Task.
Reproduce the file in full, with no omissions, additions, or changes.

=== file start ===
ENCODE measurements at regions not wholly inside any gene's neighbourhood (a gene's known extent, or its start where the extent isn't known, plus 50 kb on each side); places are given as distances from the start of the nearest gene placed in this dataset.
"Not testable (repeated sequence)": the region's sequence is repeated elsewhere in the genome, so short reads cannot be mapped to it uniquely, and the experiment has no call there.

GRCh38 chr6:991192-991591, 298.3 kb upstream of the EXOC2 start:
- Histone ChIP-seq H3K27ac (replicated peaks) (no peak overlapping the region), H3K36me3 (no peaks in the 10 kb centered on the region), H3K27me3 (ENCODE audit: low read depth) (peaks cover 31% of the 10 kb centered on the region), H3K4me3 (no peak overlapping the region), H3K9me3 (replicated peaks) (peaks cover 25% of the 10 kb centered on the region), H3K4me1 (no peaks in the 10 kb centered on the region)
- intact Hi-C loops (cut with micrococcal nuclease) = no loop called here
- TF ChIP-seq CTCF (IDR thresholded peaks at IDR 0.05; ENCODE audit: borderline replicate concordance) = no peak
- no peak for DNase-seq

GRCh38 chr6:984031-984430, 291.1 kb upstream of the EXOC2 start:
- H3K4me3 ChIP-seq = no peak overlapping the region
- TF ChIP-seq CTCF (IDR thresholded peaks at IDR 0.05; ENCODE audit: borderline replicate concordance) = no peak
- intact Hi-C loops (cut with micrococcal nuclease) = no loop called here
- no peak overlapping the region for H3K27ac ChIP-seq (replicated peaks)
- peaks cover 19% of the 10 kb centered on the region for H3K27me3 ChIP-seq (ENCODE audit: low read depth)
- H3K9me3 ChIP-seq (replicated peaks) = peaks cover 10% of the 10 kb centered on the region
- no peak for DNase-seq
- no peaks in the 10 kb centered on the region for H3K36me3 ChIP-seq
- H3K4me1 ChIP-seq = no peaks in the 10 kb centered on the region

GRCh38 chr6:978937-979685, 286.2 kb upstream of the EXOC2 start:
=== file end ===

ENCODE measurements at regions not wholly inside any gene's neighbourhood (a gene's known extent, or its start where the extent isn't known, plus 50 kb on each side); places are given as distances from the start of the nearest gene placed in this dataset.
"Not testable (repeated sequence)": the region's sequence is repeated elsewhere in the genome, so short reads cannot be mapped to it uniquely, and the experiment has no call there.

GRCh38 chr6:991192-991591, 298.3 kb upstream of the EXOC2 start:
- Histone ChIP-seq H3K27ac (replicated peaks) (no peak overlapping the region), H3K36me3 (no peaks in the 10 kb centered on the region), H3K27me3 (ENCODE audit: low read depth) (peaks cover 31% of the 10 kb centered on the region), H3K4me3 (no peak overlapping the region), H3K9me3 (replicated peaks) (peaks cover 25% of the 10 kb centered on the region), H3K4me1 (no peaks in the 10 kb centered on the region)
- intact Hi-C loops (cut with micrococcal nuclease) = no loop called here
- TF ChIP-seq CTCF (IDR thresholded peaks at IDR 0.05; ENCODE audit: borderline replicate concordance) = no peak
- no peak for DNase-seq

GRCh38 chr6:984031-984430, 291.1 kb upstream of the EXOC2 start:
- H3K4me3 ChIP-seq = no peak overlapping the region
- TF ChIP-seq CTCF (IDR thresholded peaks at IDR 0.05; ENCODE audit: borderline replicate concordance) = no peak
- intact Hi-C loops (cut with micrococcal nuclease) = no loop called here
- no peak overlapping the region for H3K27ac ChIP-seq (replicated peaks)
- peaks cover 19% of the 10 kb centered on the region for H3K27me3 ChIP-seq (ENCODE audit: low read depth)
- H3K9me3 ChIP-seq (replicated peaks) = peaks cover 10% of the 10 kb centered on the region
- no peak for DNase-seq
- no peaks in the 10 kb centered on the region for H3K36me3 ChIP-seq
- H3K4me1 ChIP-seq = no peaks in the 10 kb centered on the region

GRCh38 chr6:978937-979685, 286.2 kb upstream of the EXOC2 start: